Joanna here: The other day, we had a bit of a storm — buckets of rain, impenetrable clouds walking up the hill and past my window, trees lashing back and forth like mad things, a march of roiling black thunderheads over the valley.
This was our taste of Hurricane Arthur, and fairly mild it was when compared to other folks' experience.
If I'd had a herd of sheep I would have moved them to the lower meadow or the upper hill or whatever. I would have made sure the roof of the hen house was tapped down tight and in good repair. I could have gone out to the fields and brought the corn in. (We do Indian corn — maize — in this section of the world and it's getting ripe on the southern slopes.) I would have worried about the little baby peaches on the trees — not that I could do much about them.
In all the ages before 'a cold front moving in from the west carrying moisture' and 'polar vortexes' and 'the jet stream shifting eastward' and 'European computer models' there would have been no warning. For my folks in 1800, rich and poor, every day of the growing season was another day disaster might strike.
They didn't have our modern weather shamans, but folks had weather lore and generations of experience and a double handful of superstitions about the weather.
Maybe these worked about as well.
Our Georgian and Regency characters, from the highest to the most humble, would have known all the old jingles and folk sayings.
"Red sky at night, sailor's delight. Red sky at morning, sailors take warning."
Shakespear said, "Like a red morn that ever yet betokened, wreck to the seaman, tempest to the field, sorrow to the shepherds, woe unto the birds, gusts and foul flaws to herdmen and to herds.”
Matthew XVI 2-3: "When in evening, ye say, it will be fair weather: For the sky is red. And in the morning, it will be foul weather today; for the sky is red and lowering.”
Which is just a whole lot of general agreement on this principle.
Now, when I see a brilliant red sunset on the horizon, I figger there's dust flying around in the upper atmosphere. Maybe a volcanic explosion somewhere in the world.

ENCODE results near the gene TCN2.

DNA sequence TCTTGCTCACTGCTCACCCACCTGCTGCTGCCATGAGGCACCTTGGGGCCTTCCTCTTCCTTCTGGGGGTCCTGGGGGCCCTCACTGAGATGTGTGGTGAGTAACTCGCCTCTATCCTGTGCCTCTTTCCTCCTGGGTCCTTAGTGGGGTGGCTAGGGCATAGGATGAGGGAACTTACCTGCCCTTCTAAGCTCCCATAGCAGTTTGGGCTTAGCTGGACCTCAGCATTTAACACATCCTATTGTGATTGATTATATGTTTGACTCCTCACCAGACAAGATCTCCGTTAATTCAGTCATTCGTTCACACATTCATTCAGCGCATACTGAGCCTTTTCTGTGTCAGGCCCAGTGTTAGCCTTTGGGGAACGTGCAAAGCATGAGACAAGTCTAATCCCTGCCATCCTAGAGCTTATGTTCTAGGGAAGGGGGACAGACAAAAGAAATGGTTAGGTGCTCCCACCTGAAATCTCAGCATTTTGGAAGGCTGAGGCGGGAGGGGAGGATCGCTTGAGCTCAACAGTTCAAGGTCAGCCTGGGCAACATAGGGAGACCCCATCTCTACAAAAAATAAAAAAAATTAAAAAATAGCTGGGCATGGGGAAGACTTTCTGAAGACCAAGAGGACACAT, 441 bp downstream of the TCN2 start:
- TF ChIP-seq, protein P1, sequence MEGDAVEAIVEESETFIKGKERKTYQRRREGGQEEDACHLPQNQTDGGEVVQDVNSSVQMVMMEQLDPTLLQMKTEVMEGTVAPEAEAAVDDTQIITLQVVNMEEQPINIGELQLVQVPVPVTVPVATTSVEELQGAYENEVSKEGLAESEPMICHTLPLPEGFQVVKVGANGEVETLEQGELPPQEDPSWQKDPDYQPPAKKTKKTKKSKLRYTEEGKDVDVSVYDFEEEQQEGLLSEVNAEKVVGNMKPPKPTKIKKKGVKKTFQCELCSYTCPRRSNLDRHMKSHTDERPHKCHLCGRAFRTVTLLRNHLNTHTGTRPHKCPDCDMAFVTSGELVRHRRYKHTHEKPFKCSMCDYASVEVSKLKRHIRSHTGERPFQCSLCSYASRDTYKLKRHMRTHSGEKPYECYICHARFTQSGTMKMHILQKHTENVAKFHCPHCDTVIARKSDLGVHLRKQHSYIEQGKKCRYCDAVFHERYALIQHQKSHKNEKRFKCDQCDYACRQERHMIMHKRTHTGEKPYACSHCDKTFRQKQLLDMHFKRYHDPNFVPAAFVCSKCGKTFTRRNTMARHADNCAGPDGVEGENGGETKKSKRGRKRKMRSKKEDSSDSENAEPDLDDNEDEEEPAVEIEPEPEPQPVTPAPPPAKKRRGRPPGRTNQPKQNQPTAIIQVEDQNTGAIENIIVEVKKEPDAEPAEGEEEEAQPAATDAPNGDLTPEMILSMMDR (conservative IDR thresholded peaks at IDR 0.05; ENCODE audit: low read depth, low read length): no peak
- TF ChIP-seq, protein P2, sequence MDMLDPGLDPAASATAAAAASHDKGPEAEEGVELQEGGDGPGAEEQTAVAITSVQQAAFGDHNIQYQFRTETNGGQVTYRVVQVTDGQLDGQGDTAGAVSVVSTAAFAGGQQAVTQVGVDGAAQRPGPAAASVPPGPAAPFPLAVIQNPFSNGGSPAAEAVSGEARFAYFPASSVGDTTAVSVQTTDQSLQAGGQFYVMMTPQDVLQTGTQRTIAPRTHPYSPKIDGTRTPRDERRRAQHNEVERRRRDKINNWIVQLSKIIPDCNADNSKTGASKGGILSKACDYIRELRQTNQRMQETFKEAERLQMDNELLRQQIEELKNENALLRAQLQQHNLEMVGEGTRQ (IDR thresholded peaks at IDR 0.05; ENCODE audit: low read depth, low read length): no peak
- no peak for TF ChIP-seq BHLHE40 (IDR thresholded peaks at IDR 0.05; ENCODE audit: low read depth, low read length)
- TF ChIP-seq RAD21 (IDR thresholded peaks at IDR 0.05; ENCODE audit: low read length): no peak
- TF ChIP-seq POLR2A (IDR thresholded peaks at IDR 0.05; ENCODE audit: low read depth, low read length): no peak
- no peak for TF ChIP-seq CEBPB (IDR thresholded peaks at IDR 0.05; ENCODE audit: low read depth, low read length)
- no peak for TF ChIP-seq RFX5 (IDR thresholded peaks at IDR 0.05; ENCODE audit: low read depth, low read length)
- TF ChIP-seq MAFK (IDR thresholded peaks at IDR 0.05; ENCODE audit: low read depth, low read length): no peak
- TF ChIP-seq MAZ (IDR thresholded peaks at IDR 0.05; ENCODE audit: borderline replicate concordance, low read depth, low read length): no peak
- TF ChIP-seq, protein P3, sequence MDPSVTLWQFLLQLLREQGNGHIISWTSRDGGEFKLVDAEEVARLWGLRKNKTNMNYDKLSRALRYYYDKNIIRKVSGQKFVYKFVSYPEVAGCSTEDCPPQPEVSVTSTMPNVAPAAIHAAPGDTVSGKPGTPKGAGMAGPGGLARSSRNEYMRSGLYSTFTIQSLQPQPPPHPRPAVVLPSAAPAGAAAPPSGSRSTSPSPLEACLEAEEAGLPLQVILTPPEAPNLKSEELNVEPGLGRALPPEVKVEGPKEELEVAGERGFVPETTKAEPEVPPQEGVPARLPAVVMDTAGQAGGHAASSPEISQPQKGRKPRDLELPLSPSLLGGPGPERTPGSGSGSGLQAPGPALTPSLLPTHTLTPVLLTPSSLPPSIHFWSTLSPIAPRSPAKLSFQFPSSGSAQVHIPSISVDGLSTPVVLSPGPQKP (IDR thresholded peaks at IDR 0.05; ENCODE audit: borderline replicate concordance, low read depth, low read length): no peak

After the 1883 explosion of Krakatoa in Indonesia, the ash caused "such vivid red sunsets that fire engines were called out in New York, Poughkeepsie, and New Haven to quench the apparent conflagration." These blood-red sunsets continued for years.
But I digress.
When our Georgian and Regency people saw these red sunsets or sunrises, they had some reason to guess at the day's weather.
Sunsets and dawns are colorful because at those times light from the sun passes through a lot of atmosphere to get to us and picks up coloring on the way. That's why we don't so much get that 'red sun at noon, expect dragons soon' sorta vibe.
In Europe, weather tends to move from west to east, so red light from the west means we're getting good illumination all that long way from the west. It's clear in that direction. That's nice stability in the weather that's coming.
On the other hand, the same reddish tinge to the east — according to current meteorological lore — means lots of moisture and clouds in the atmosphere above the observer and thus the likelihood of rain.
(I keep reading these explanations and they strike me as fairly 'the dog broke the lamp' specious.)
Or, possibly, since the weather moves west to east, maybe red sunrise in the east is telling everybody that the good weather has scuttled past them and off that way and they missed it. Tough luck.
Here, meteorologists make the fairly simple and common-sense-ical explanation that the rainbow like ring that sometimes makes a halo around the moon is cause by ice crystals in the high atmosphere. These high altitude clouds are the early edge of a low pressure system moving in.
Logical enough. But yes, I do like the rhyme better than all that "low-pressure system front" guff.
Then there's St. Swithin's day, which is next week, July 15, and part of the reason I'm blogging this today. If St. Swithin's day is dry, the the next forty days will be dry. Contrariwise, if it rains on that day, we got forty days of rain. Google boatbuilding.
There is a whole mass of folk belief that some people can predict the weather. Either they just 'know' or they 'feel it in their bones'. Makes sense to me that changes in air pressure would be felt by the already-sensitive nerves around old wounds, healed bone breaks, and arthritic joints.
And there's lots of lore that says birds can sense a storm on the way and they take shelter. Or cows lie down in the field.
My dog, who is a great lump of a lazy hound most times, can feel thunderstorms coming long before the sky clouds over and the temperature drops and the air gets that crisp taste to it that tells even a human dolt like me that a storm's coming. Mandy — the dog — goes searching frantically around the house for someplace safe to hide. Behind the water pump. Under my desk. In the bedroom behind the bed where she cannot possibly fit.
Some lucky commenter will win of choice of any of Joanna Bourne's books.
So. Do you have an animal in your life who can sense bad storms approaching?
Can you predict the weather?